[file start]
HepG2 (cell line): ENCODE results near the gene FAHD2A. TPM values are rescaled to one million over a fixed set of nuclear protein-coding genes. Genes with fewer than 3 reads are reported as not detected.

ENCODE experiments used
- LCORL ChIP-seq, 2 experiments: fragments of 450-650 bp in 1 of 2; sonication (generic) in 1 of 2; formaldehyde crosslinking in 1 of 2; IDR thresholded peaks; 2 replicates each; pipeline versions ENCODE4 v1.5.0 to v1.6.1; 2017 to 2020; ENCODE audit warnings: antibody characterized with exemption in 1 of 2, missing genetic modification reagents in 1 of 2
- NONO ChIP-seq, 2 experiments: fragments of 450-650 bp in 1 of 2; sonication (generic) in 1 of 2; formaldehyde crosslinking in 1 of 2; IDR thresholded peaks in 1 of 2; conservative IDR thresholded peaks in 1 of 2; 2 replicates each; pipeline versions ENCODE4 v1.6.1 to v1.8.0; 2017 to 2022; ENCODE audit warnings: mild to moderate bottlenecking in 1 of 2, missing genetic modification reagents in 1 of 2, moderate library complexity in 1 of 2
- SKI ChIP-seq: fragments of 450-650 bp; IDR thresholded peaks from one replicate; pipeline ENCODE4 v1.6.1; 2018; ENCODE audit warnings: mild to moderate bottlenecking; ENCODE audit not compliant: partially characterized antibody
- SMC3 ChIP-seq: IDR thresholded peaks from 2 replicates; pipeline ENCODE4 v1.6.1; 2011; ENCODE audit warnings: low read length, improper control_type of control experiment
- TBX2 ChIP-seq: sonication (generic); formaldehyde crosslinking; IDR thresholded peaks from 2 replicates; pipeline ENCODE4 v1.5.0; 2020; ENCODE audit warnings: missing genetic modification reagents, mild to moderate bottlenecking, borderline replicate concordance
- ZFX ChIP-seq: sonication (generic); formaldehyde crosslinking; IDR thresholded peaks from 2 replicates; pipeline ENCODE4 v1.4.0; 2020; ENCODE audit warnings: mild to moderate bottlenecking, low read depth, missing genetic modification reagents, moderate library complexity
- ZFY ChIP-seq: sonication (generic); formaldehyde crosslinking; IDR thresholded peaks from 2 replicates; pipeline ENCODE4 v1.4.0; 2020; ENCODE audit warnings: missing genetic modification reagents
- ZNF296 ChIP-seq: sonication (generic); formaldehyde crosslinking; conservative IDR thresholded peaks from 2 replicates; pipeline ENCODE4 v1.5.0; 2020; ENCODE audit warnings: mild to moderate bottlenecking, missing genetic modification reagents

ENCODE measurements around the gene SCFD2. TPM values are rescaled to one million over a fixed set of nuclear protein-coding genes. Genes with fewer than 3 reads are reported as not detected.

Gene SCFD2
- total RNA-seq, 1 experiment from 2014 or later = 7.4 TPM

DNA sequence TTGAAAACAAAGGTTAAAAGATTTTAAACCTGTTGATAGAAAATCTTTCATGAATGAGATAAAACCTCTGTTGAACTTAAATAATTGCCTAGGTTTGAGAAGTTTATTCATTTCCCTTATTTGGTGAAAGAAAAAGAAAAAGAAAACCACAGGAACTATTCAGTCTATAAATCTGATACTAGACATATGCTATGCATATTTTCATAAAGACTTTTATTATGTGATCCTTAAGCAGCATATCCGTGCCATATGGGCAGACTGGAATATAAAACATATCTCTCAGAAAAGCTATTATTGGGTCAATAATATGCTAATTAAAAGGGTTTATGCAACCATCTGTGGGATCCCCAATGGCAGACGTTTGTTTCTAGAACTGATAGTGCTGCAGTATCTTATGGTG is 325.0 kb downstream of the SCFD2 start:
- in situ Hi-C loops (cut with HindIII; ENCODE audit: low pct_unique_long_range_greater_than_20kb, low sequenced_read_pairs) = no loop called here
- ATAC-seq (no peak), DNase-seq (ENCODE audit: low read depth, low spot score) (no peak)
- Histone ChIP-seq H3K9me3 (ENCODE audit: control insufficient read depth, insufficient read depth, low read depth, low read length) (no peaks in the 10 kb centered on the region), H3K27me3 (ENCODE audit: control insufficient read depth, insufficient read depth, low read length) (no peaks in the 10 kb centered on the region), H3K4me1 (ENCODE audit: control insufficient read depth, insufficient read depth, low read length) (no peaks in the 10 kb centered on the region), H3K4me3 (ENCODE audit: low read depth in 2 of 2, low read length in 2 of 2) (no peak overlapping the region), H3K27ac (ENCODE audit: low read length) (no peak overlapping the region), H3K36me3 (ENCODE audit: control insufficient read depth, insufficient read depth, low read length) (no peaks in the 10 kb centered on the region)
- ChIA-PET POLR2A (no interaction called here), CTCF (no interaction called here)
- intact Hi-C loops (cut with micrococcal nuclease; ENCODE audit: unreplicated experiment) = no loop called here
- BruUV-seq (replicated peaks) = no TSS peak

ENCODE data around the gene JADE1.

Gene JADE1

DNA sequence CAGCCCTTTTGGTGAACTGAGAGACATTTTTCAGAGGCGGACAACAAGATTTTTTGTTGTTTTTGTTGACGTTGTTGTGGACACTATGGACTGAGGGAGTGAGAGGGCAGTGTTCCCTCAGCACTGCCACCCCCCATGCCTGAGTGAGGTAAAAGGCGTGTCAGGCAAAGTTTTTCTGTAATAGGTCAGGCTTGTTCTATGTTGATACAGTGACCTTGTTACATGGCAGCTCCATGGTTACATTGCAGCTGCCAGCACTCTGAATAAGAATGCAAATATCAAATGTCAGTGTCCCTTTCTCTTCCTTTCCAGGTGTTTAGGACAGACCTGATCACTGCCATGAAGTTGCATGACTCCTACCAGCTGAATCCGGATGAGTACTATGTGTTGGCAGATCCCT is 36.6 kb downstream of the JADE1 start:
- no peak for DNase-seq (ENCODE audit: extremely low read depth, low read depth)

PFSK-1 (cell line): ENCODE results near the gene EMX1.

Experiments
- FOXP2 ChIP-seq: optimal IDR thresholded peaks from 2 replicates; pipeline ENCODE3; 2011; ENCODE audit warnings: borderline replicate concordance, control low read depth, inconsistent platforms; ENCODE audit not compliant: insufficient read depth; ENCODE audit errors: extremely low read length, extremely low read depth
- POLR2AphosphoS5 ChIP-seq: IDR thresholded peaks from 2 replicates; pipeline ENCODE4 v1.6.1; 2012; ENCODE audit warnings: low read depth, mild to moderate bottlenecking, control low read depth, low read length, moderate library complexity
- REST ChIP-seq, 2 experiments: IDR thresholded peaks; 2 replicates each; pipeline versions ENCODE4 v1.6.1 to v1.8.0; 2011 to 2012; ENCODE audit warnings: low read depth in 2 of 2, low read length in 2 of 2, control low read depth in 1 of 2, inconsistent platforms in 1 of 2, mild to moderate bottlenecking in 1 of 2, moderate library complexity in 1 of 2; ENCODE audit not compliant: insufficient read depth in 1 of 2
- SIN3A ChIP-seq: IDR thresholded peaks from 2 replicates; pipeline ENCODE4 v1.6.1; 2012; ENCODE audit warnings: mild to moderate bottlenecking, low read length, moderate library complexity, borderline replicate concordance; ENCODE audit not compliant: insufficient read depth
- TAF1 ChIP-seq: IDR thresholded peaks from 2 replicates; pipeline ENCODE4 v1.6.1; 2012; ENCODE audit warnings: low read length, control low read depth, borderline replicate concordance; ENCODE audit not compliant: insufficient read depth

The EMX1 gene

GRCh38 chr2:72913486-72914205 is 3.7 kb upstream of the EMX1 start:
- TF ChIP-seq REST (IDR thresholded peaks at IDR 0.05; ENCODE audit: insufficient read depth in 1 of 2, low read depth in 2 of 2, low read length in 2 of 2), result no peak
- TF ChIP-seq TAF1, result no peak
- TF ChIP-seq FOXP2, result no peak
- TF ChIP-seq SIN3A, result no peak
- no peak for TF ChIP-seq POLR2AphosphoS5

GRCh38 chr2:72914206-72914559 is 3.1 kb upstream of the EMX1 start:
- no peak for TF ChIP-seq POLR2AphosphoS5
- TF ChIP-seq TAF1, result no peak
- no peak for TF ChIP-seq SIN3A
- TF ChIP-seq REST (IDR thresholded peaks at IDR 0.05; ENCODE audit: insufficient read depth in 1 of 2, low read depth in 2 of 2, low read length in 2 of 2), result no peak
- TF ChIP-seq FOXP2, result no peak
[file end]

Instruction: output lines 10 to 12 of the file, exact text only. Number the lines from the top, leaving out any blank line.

- ZNF296 ChIP-seq: sonication (generic); formaldehyde crosslinking; conservative IDR thresholded peaks from 2 replicates; pipeline ENCODE4 v1.5.0; 2020; ENCODE audit warnings: mild to moderate bottlenecking, missing genetic modification reagents

ENCODE measurements around the gene SCFD2. TPM values are rescaled to one million over a fixed set of nuclear protein-coding genes. Genes with fewer than 3 reads are reported as not detected.

Gene SCFD2